Pseudoarchaeological theories have come to be heavily criticised by academic and professional archaeologists. One of the first books to address these directly was by archaeologist Robert Wauchope of Tulane University. Prominent academic archaeologist Colin Renfrew stated his opinion that it was appalling that pseudoarchaeologists treated archaeological evidence in such a "frivolous and self-serving way", something he believed trivialised the "serious matter" of the study of human origins. Academics like John R. Cole, Garrett G. Fagan and Kenneth L. Feder have argued that pseudoarchaeological interpretations of the past were based upon sensationalism, self-contradiction, fallacious logic, manufactured or misinterpreted evidence, quotes taken out of context and incorrect information. Fagan and Feder characterised such interpretations of the past as being "anti-reason and anti-science" with some being "hyper-nationalistic, racist and hateful". In turn, many pseudoarchaeologists have dismissed academics as being closed-minded and not willing to consider theories other than their own.
Many academic archaeologists have argued that the spread of alternative archaeological theories is a threat to the general public's understanding of the past. Fagan was particularly scathing of television shows that presented pseudoarchaeological theories to the general public, believing that they did so because of the difficulties in making academic archaeological ideas comprehensible and interesting to the average viewer. Renfrew however believed that those television executives commissioning these documentaries knew that they were erroneous, and that they had allowed them to be made and broadcast simply in the hope of "short-term financial gain".
Fagan and Feder believed that it was not possible for academic archaeologists to successfully engage with pseudoarchaeologists, remarking that "you cannot reason with unreason". Speaking from their own experiences, they thought that attempted dialogues just became "slanging matches in which the expertise and motives of the critic become the main focus of attention." Fagan has maintained this idea elsewhere, remarking that arguing with supporters of pseudoarchaeological theories was "pointless" because they denied logic. He noted that they included those "who openly admitted to not having read a word written by a trained Egyptologist" but who at the same time "were pronouncing how academic Egyptology was all wrong, even sinister."
Conferences and anthologies
At the 1986 meeting of the Society for American Archaeology, its organizers, Kenneth Feder, Luanne Hudson and Francis Harrold decided to hold a symposium to examine pseudoarchaeological beliefs from a variety of academic standpoints, including archaeology, physical anthropology, sociology, history and psychology. From this symposium, an anthology was produced, entitled Cult Archaeology & Creationism: Understanding Pseudoarchaeological Beliefs about the Past (1987).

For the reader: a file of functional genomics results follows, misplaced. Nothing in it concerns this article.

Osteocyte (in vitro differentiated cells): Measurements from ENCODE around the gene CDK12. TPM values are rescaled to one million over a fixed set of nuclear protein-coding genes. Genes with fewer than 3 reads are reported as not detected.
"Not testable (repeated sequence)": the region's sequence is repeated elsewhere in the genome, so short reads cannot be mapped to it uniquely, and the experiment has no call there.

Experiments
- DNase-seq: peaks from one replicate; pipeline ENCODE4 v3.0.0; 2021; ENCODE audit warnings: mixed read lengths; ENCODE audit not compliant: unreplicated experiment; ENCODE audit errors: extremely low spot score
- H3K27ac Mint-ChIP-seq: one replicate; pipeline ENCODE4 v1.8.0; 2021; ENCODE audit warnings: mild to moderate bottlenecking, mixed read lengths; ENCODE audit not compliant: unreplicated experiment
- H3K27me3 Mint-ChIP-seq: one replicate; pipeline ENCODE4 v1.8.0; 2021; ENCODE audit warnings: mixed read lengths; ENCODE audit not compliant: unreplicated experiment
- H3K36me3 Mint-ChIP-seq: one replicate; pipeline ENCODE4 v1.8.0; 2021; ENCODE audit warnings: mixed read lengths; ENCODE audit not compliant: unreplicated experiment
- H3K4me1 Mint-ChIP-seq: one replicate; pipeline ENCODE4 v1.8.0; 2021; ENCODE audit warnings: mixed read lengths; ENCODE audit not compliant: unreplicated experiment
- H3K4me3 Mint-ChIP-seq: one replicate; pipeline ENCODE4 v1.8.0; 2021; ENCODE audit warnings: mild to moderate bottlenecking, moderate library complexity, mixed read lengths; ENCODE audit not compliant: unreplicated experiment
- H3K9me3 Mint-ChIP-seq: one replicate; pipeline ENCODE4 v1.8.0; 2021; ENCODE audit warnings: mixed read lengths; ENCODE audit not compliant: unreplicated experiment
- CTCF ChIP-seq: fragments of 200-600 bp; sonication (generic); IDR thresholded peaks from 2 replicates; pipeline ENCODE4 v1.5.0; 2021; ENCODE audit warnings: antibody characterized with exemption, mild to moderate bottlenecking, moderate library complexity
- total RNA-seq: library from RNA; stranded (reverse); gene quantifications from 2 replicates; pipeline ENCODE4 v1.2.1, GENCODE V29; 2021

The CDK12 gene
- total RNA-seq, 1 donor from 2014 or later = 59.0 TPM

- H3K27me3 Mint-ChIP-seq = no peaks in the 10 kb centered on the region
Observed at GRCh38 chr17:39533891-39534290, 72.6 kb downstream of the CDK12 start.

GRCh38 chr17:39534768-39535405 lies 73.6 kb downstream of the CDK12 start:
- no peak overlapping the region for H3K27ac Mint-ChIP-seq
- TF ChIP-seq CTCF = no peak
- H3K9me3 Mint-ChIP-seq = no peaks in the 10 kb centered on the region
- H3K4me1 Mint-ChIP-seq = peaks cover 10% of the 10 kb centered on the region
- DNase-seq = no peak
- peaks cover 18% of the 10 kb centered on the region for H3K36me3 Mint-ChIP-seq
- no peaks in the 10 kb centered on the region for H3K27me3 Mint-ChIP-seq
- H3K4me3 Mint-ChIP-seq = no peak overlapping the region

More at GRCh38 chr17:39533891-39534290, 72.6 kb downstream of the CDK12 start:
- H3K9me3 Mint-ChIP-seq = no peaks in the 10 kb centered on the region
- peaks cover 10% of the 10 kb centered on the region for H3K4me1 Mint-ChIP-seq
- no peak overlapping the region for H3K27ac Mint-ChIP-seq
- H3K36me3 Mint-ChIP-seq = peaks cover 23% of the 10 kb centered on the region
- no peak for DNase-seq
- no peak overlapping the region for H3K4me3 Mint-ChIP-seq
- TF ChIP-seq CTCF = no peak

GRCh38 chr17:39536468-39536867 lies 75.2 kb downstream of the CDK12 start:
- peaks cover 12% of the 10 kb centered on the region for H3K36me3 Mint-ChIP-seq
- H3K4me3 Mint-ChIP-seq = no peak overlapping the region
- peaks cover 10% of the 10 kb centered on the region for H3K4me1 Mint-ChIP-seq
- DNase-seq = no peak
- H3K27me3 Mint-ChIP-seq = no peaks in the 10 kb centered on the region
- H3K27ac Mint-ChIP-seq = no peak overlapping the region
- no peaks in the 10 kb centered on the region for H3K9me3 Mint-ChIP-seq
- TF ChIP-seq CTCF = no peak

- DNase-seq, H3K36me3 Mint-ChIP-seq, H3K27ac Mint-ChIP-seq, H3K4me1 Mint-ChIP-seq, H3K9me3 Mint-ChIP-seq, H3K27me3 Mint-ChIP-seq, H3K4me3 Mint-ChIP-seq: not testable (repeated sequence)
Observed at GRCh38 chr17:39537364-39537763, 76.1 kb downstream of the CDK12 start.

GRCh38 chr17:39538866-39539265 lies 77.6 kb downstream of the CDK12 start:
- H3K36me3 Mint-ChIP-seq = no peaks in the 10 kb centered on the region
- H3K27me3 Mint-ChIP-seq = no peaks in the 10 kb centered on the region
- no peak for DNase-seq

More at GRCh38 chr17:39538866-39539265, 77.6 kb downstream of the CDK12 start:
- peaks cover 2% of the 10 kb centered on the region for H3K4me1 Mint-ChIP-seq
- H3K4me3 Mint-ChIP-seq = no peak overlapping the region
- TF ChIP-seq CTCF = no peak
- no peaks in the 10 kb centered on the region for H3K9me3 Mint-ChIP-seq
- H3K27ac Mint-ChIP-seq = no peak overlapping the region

At the 2002 annual meeting of the Archaeological Institute of America, a workshop was held on the topic of pseudoarchaeology. It subsequently led to the publication of an academic anthology, Archaeological Fantasies: How Pseudoarchaeology Misinterprets the Past and Misleads the Public (2006), which was edited by Garrett G. Fagan.
On 23 and 24 April 2009, The American Schools of Oriental Research and the Duke University Center for Jewish Studies, along with the Duke Department of Religion, the Duke Graduate Program in Religion, the Trinity College of Arts and Sciences Committee on Faculty Research, and the John Hope Franklin Humanities Institute, sponsored a conference entitled "Archaeology, Politics, and the Media," which addressed the abuse of archaeology in the Holy Land for political, religious, and ideological purposes. Emphasis was placed on the media's reporting of sensational and politically motivated archaeological claims and the academy's responsibility in responding to it.
Academic archaeologist Cornelius Holtorf believed however that critics of alternative archaeologies like Fagan were "opinionated and patronizing" towards alternative theories, and that purporting their views in such a manner was damaging to the public's perception of archaeologists. Holtorf highlighted that there were similarities between academic and alternative archaeological interpretations, with the former taking some influence from the latter. As evidence, he highlighted archaeoastronomy, which was once seen as a core component of fringe archaeological interpretations before being adopted by mainstream academics. He also noted that certain archaeological scholars, like William Stukeley (1687–1765), Margaret Murray (1863–1963) and Marija Gimbutas (1921–1994) were seen as significant figures to both academic and alternative archaeologists. He came to the conclusion that a constructive dialogue should be opened up between academic and alternative archaeologists. Fagan and Feder have responded to Holtorf's views in detail, asserting that such a dialogue is no more possible than is one between evolutionary biologists and creationists or between astronomers and astrologers: one approach is scientific, the other is anti-scientific.